To ask service providers to remove content if it is deemed to violate the government’s guidelines, authorities will have the right to issue data collections requests for the purpose of investigation
Technology firms have been ordered by Vietnam’s government for storing their users’ data locally and set up local offices, its latest move to tighten cybersecurity rules.
Social media companies like Alphabet Inc.’s Google and Meta’s Facebook, and telecommunications operators will have to follow the new rules, issued in a decree on Wednesday, and will take effect on 01 October.
“Data of all internet users ranging from financial records and biometric data to information on peoples’ ethnicity and political views, or any data created by users while surfing the internet must be to stored domestically,” the decree stated.
To ask service providers to remove content if it is deemed to violate the government’s guidelines, authorities will have the right to issue data collections requests for the purpose of investigation, the decree added.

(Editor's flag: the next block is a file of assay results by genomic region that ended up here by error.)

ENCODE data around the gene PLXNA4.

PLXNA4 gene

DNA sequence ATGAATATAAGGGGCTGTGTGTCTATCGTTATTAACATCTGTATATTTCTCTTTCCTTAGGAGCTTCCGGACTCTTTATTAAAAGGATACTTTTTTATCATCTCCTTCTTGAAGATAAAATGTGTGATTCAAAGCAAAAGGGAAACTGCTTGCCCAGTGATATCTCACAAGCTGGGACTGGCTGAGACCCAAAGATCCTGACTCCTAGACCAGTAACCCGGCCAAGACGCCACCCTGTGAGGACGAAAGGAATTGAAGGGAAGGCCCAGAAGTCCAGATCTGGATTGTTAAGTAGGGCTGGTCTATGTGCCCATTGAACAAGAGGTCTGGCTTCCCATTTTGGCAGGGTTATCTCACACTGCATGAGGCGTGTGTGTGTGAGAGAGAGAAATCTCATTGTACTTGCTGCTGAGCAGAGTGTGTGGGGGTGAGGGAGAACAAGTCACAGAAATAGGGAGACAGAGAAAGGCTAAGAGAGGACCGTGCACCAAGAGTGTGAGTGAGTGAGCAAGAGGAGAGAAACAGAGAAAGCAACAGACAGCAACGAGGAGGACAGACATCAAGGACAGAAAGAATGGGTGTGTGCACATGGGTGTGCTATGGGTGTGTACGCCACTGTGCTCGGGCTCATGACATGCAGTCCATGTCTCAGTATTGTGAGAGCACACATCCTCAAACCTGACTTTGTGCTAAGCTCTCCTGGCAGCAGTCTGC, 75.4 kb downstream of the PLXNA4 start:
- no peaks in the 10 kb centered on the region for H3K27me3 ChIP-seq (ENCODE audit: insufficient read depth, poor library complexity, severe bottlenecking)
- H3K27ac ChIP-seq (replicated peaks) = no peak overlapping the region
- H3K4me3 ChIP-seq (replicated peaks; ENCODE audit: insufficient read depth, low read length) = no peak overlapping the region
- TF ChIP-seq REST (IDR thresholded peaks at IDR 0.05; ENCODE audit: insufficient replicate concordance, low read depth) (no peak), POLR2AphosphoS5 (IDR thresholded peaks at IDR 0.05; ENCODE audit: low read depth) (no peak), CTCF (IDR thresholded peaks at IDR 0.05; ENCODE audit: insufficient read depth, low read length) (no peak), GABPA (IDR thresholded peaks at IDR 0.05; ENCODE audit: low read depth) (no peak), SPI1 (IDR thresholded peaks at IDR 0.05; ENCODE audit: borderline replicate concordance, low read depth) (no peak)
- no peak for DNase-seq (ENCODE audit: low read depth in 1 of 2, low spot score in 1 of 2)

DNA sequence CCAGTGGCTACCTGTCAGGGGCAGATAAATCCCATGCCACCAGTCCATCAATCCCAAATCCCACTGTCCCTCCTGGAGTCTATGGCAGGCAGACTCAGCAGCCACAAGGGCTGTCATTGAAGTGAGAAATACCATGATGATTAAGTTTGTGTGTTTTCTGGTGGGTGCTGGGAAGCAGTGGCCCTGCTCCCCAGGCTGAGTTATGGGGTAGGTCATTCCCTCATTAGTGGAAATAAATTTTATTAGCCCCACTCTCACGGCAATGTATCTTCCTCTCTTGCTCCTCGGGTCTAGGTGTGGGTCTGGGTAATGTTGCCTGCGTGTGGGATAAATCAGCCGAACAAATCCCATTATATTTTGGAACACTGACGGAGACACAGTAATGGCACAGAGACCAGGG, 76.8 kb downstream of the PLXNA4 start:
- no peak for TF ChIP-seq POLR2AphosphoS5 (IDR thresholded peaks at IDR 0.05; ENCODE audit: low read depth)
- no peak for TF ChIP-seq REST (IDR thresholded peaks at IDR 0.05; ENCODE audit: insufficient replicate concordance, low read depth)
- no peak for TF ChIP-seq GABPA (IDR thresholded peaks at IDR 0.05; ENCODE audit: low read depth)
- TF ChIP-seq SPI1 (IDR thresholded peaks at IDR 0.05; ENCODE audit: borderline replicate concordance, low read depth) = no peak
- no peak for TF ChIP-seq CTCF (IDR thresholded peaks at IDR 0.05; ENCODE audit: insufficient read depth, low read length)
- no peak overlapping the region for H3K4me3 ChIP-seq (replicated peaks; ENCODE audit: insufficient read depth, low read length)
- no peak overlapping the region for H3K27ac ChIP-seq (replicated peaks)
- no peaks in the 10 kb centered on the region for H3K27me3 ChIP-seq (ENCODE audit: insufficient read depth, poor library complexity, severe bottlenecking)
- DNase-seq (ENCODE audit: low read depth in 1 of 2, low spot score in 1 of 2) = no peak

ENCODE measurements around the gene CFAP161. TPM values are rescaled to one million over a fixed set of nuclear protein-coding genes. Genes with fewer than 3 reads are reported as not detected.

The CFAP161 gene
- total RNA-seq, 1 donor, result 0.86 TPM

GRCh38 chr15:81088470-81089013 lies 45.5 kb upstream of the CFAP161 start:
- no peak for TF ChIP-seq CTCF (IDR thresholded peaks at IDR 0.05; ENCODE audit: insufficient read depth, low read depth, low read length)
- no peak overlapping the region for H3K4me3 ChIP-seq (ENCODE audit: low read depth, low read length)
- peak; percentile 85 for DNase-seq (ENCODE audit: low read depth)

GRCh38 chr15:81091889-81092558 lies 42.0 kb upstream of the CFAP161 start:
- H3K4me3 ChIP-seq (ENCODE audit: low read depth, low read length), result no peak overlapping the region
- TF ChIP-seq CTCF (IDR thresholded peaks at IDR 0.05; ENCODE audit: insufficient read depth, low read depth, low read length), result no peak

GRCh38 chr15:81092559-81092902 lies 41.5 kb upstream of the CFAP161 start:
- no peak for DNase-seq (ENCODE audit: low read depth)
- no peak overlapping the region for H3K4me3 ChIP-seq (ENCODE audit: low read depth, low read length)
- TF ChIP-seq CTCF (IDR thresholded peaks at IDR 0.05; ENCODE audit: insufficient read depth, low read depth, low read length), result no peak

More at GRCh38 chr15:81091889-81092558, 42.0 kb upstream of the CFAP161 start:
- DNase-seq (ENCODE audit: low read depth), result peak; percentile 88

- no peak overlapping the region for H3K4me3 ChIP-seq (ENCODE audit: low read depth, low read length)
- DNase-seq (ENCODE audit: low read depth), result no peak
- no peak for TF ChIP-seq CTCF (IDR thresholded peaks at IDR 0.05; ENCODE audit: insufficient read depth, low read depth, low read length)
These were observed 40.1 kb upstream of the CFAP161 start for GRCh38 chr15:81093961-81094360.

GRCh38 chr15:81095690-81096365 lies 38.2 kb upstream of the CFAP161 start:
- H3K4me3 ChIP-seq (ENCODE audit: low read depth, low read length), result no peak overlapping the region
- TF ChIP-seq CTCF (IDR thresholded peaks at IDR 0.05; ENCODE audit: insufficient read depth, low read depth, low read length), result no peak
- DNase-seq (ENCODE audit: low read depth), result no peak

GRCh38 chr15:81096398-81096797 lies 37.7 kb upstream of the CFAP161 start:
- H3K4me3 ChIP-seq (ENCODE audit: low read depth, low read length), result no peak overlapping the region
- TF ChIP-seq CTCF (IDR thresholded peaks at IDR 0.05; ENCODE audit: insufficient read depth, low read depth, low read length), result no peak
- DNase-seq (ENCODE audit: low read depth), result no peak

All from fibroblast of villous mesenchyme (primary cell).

After receiving instructions from the Minister of Public Security, foreign firms will have 12 months to set up local storage and representative offices, and will have to store the data onshore for a minimum period of 24 months, according to the decree.
Two tech firms contacted by Reuters, Google and Meta, did not immediately respond to requests for comment.
The Communist Party, which maintains tight media censorship and tolerates little dissent runs Vietnam. Culminating in a cybersecurity law that came into effect in 2019 and national guidelines on social media behaviour introduced in June last year, it has tightened internet rules over the past few years.
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